"Those males, the fat ones with the fangs, they will think you're a rival for their mates if you get too close," their tall, affable Australian guide had warned.  "They've only got one thing on their mind this time of the year, and you don't want to get in the way of that," he said, grinning as he pulled confidently on the outboard's starter-cord.  And all the grown-ups in the bow laughed as the motor roared to life.

But the clear water of the cove was warm and simply too inviting, and before long the boy could be found swimming alone, well away from his own pod of humans who were sunbathing amd chatting on the vast sandy beach, well out past the rocks and reef and into the deeper darker blue waters of the lagoon. Young sea lions darted in and out of his path playfully, multicolored fish swam all around him, unafraid, the water fathoms deep. It was heaven.

Soon a large dark mass lurked beneath him, gliding stealthily from his left flank to his right, disturbing the trajectory of the sunfish and the sea lions, and, albeit just for a moment, thoroughly confounding the boy.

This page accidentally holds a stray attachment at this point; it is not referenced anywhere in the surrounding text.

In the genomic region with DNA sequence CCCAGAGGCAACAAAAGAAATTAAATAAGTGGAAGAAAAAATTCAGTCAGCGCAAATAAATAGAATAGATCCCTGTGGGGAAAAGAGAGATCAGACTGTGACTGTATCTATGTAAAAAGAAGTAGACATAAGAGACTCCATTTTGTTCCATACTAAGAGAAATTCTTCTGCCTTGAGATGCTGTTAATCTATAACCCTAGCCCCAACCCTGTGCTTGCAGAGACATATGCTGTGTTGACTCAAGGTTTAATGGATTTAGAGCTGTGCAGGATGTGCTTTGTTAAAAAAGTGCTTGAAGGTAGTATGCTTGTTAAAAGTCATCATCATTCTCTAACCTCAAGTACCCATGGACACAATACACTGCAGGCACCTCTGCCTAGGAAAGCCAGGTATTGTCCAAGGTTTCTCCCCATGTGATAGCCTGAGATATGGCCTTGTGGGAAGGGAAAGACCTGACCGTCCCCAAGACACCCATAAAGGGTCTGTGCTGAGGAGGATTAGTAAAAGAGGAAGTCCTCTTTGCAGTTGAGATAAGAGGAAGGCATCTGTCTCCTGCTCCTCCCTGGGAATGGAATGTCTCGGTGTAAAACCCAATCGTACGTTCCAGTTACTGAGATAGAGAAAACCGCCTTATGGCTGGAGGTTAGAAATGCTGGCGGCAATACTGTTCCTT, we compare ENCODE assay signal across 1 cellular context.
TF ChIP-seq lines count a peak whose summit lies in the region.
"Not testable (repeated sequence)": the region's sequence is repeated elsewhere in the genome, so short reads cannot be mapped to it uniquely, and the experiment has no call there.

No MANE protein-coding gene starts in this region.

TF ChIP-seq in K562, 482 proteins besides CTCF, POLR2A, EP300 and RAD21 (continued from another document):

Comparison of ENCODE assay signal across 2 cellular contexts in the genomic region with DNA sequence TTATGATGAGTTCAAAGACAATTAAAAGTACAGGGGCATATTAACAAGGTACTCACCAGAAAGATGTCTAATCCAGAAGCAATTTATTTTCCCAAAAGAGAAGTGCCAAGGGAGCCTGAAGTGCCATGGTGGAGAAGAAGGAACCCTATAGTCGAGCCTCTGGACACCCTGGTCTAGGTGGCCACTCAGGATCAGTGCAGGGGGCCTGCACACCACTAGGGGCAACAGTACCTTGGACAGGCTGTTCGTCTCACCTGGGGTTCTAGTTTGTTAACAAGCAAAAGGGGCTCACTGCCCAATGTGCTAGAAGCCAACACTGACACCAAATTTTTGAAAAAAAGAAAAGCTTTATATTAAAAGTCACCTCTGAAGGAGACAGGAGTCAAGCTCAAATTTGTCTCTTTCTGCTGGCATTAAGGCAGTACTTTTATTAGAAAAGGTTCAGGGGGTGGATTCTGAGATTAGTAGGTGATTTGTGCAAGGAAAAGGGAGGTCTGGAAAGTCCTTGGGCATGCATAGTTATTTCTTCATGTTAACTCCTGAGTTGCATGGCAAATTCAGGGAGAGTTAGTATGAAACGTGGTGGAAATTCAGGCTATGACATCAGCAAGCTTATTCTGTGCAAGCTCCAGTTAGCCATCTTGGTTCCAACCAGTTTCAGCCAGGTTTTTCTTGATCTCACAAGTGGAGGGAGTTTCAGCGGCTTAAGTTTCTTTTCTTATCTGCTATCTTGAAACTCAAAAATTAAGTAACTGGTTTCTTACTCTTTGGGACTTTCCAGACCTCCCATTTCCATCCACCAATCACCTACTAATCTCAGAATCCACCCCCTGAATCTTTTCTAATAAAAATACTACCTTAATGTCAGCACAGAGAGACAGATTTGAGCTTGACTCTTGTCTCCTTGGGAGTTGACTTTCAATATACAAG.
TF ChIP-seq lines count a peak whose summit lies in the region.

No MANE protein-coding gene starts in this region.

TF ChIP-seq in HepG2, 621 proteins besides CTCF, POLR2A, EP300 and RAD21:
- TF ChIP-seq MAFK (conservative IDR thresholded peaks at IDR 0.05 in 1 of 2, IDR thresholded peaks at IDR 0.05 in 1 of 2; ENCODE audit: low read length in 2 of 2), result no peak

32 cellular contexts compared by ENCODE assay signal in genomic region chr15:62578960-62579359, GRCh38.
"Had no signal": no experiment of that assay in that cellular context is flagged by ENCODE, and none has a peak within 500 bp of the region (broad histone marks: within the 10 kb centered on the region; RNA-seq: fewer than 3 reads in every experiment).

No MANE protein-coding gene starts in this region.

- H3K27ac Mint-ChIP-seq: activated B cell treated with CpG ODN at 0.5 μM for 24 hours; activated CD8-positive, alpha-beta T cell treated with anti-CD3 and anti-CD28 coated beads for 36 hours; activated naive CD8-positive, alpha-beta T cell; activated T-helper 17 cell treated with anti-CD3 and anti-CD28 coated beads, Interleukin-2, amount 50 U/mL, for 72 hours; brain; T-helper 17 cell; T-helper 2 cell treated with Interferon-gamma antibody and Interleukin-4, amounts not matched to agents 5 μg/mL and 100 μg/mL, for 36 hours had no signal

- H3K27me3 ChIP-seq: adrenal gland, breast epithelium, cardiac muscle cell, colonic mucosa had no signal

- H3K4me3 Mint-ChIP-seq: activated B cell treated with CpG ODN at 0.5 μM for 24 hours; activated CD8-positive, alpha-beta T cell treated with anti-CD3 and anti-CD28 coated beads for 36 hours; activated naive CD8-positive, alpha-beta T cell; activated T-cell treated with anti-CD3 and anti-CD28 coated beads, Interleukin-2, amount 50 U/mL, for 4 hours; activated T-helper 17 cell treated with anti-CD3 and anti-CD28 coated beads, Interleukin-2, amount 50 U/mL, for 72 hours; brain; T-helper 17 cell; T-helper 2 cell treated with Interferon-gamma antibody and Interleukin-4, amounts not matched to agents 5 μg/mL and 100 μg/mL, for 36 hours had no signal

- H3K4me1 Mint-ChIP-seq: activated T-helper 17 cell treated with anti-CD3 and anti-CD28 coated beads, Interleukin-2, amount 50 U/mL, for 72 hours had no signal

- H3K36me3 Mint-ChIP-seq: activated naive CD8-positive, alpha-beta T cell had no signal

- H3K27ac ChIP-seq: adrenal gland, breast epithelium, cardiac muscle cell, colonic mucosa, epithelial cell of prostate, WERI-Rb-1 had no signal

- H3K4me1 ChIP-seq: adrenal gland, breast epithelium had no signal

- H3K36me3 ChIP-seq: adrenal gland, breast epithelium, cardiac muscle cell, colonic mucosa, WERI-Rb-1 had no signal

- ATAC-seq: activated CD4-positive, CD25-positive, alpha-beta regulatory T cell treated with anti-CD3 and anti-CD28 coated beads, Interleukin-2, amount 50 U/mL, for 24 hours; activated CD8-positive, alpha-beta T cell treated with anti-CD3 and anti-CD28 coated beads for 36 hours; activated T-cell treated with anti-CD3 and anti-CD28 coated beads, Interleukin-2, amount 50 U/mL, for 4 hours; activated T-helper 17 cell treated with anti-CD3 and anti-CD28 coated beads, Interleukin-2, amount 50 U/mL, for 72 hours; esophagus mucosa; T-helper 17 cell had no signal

Without warning, a massive head exploded out of the water directly in front of him, mere inches from his face, wild, whiskered, snarling, a thing full of teeth, and threat, and animal-rage.

"Go!" Its cavernously deep voice belched and then redoubled across the water.

A watery scream escaped the boys lips as he turned to swim for the beach in a blind-panic toward the faint hope of safety.

Unhurt but terrified, he reached the shoreline to be greeted by a cacophony of fearful screaming from the rest of the landing party who had heard the 'lion's roar.

He sought solace that evening alone, sitting at the small built-in desk in his cabin, dull pencil in hand, feeling all-too-intimately the great vastness of the equatorial Pacific. Writing postcards to his parents, he could hear his grandparents and a cross-section of his extended family as they sat together above him up on deck watching the sun set behind Santa Fe island's impressive silhouette.

Miles from the nearest outpost from which his postcards could hope to be sent, he nevertheless found it comforting to write to his mother about the day's experiences while the others laughed and drank wine overhead, downplaying to her his terror and the day's sadness and scold, playing up instead the excitement and adventure of it all.